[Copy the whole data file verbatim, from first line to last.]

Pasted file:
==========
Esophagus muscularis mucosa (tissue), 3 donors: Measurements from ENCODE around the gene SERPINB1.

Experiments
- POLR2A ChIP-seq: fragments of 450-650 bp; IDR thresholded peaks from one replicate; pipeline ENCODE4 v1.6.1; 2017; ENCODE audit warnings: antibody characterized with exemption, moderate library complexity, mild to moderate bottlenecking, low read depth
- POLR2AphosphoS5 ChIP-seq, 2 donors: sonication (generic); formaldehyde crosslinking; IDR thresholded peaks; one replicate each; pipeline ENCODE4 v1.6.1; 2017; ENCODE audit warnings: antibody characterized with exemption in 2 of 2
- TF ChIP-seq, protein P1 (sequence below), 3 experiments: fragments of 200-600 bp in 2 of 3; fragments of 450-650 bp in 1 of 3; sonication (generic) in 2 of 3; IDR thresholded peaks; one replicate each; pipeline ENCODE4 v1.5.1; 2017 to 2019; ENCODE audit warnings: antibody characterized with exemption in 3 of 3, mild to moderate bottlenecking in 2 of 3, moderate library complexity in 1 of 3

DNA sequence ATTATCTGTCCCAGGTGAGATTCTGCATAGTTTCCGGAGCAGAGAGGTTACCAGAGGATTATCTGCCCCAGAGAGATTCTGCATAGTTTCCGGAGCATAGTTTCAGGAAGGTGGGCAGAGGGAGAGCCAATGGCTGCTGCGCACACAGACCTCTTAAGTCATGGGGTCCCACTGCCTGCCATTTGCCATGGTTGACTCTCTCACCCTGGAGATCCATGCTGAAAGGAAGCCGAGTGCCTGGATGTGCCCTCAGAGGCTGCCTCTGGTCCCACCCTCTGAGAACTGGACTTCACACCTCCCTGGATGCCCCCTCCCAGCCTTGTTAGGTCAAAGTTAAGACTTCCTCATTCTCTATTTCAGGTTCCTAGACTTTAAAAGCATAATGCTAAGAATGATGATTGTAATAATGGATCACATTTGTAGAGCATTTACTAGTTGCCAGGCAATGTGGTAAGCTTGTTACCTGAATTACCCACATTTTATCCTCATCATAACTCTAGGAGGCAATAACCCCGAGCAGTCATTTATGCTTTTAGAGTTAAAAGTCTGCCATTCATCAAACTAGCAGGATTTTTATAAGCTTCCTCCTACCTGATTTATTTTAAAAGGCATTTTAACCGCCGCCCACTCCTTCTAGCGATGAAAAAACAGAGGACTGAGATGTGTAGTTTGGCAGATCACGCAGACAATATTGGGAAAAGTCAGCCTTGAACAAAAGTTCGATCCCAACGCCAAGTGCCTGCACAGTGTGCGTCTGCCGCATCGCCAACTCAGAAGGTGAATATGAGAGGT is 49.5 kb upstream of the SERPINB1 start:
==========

Esophagus muscularis mucosa (tissue), 3 donors: Measurements from ENCODE around the gene SERPINB1.

Experiments
- POLR2A ChIP-seq: fragments of 450-650 bp; IDR thresholded peaks from one replicate; pipeline ENCODE4 v1.6.1; 2017; ENCODE audit warnings: antibody characterized with exemption, moderate library complexity, mild to moderate bottlenecking, low read depth
- POLR2AphosphoS5 ChIP-seq, 2 donors: sonication (generic); formaldehyde crosslinking; IDR thresholded peaks; one replicate each; pipeline ENCODE4 v1.6.1; 2017; ENCODE audit warnings: antibody characterized with exemption in 2 of 2
- TF ChIP-seq, protein P1 (sequence below), 3 experiments: fragments of 200-600 bp in 2 of 3; fragments of 450-650 bp in 1 of 3; sonication (generic) in 2 of 3; IDR thresholded peaks; one replicate each; pipeline ENCODE4 v1.5.1; 2017 to 2019; ENCODE audit warnings: antibody characterized with exemption in 3 of 3, mild to moderate bottlenecking in 2 of 3, moderate library complexity in 1 of 3

DNA sequence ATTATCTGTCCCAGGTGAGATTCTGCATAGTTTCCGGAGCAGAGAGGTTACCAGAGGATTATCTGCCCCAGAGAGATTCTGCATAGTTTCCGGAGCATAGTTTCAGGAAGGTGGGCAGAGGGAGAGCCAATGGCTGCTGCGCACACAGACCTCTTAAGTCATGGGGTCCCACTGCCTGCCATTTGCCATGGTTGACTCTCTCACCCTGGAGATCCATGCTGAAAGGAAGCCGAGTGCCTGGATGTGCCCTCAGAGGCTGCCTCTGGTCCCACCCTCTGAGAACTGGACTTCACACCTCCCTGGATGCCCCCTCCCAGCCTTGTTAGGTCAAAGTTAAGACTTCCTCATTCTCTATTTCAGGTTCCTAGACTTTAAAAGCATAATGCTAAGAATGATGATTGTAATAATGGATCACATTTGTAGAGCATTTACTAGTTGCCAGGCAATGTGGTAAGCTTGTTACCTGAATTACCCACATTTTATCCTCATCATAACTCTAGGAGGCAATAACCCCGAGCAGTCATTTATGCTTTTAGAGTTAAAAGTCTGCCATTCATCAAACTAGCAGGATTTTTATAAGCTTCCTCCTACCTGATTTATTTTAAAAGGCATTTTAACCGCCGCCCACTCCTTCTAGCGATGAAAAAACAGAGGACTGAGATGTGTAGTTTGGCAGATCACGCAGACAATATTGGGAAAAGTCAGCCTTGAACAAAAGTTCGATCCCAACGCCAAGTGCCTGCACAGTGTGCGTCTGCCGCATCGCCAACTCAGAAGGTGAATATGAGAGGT is 49.5 kb upstream of the SERPINB1 start: